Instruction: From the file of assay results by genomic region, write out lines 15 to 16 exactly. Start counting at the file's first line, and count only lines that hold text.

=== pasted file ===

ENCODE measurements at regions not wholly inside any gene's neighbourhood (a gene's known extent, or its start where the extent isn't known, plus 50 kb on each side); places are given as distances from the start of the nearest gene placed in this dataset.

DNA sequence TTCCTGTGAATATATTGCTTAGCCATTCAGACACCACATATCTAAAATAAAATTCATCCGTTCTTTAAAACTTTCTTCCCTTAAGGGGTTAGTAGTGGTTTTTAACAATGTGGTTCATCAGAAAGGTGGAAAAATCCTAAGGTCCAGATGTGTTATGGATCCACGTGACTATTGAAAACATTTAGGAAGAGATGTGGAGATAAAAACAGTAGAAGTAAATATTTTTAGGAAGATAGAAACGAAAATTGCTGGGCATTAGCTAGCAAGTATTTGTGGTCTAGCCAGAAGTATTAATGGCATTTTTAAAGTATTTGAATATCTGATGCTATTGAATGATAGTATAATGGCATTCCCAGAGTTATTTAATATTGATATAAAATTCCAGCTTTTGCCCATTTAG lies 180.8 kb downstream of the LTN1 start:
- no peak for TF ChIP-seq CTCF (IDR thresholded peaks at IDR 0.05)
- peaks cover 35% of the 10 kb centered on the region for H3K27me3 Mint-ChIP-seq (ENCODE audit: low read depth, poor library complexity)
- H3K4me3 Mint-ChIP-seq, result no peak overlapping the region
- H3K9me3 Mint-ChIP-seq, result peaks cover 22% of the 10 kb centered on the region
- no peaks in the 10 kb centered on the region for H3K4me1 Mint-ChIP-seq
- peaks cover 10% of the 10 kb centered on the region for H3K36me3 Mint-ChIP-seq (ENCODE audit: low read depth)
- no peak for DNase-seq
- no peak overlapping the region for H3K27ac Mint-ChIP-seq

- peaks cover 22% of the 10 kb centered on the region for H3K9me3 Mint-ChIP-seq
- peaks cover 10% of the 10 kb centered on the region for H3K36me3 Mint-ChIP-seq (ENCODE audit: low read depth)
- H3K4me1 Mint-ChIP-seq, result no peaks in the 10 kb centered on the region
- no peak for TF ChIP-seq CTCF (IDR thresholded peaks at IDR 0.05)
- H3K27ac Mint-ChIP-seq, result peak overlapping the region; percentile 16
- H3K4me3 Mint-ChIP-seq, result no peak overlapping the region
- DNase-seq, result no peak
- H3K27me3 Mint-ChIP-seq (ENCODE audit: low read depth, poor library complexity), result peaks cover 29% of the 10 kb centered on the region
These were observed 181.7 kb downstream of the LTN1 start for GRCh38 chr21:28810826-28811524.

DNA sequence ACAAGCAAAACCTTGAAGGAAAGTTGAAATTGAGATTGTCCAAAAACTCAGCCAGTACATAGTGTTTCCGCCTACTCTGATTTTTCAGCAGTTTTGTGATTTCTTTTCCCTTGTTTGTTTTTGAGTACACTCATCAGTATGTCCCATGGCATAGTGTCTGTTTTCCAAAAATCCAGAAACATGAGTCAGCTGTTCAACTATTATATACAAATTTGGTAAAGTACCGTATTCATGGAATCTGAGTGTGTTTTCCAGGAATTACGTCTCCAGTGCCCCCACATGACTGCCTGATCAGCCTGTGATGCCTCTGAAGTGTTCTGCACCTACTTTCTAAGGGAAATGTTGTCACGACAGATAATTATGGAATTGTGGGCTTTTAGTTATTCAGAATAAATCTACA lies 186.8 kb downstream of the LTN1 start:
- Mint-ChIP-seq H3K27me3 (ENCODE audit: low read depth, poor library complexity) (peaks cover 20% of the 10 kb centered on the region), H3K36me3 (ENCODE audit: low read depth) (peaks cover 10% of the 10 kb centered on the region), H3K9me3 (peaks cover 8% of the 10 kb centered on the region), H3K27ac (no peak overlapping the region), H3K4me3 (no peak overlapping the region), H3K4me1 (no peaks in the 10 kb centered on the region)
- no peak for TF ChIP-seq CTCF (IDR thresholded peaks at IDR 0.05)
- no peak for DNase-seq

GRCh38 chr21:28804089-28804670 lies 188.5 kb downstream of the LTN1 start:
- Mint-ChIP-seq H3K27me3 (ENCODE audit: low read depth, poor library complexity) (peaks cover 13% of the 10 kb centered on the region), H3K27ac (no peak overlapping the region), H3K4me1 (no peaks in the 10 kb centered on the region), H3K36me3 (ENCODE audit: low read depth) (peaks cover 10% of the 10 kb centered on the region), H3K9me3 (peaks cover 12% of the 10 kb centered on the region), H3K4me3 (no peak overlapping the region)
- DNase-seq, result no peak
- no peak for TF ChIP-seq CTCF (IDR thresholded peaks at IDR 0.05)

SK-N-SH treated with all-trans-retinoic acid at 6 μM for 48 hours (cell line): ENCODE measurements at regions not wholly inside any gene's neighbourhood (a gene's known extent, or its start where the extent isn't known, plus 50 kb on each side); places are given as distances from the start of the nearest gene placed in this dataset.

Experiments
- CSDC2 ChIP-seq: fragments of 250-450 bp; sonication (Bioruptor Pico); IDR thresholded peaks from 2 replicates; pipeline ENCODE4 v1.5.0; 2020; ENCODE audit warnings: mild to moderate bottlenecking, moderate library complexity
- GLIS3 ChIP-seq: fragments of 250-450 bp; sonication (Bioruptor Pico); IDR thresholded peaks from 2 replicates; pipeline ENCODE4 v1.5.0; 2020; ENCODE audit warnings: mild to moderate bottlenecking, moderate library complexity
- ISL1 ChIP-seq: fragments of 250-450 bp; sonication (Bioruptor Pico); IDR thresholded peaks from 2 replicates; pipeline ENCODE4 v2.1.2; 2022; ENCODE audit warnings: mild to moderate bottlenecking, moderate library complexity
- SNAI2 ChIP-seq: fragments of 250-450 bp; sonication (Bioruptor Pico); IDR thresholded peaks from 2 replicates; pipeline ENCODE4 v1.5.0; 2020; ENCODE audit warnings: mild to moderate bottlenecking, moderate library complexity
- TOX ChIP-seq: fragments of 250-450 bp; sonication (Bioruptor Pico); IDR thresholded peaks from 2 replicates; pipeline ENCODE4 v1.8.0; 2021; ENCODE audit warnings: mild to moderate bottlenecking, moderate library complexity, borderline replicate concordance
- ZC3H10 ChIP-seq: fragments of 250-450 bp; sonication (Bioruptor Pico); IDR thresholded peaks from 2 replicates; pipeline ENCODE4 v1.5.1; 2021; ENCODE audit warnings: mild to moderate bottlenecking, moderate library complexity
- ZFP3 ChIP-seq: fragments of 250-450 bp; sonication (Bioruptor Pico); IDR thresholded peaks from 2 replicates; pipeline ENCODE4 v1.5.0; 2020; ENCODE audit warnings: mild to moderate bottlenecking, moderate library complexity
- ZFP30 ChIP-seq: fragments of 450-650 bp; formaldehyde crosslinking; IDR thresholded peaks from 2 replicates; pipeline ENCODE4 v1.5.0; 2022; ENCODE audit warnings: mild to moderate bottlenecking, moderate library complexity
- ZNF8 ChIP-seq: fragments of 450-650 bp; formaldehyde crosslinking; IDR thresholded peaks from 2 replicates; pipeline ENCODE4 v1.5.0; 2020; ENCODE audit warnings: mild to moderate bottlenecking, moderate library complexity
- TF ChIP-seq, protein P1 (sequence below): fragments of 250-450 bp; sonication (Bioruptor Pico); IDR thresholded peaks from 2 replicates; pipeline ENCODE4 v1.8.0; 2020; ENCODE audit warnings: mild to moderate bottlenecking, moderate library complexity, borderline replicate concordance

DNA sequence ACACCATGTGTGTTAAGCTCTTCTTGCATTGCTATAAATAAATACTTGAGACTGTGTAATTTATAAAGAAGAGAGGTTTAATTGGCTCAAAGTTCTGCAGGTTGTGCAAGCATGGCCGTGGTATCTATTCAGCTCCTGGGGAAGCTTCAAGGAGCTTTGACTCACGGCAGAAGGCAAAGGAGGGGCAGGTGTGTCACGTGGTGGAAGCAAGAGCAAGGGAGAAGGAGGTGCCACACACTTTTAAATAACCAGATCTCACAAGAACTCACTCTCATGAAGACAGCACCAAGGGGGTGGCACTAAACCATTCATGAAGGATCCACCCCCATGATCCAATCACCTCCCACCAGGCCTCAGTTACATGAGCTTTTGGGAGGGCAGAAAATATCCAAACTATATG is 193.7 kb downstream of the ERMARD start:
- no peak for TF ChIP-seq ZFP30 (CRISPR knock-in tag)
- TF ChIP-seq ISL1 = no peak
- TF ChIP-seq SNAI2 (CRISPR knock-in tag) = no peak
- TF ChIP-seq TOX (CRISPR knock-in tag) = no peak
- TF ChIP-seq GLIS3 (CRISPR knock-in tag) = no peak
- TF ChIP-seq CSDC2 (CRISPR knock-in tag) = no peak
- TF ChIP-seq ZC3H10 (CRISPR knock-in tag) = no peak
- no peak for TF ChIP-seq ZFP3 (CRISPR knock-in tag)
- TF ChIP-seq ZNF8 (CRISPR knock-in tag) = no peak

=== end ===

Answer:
- H3K27ac Mint-ChIP-seq, result peak overlapping the region; percentile 16
- H3K4me3 Mint-ChIP-seq, result no peak overlapping the region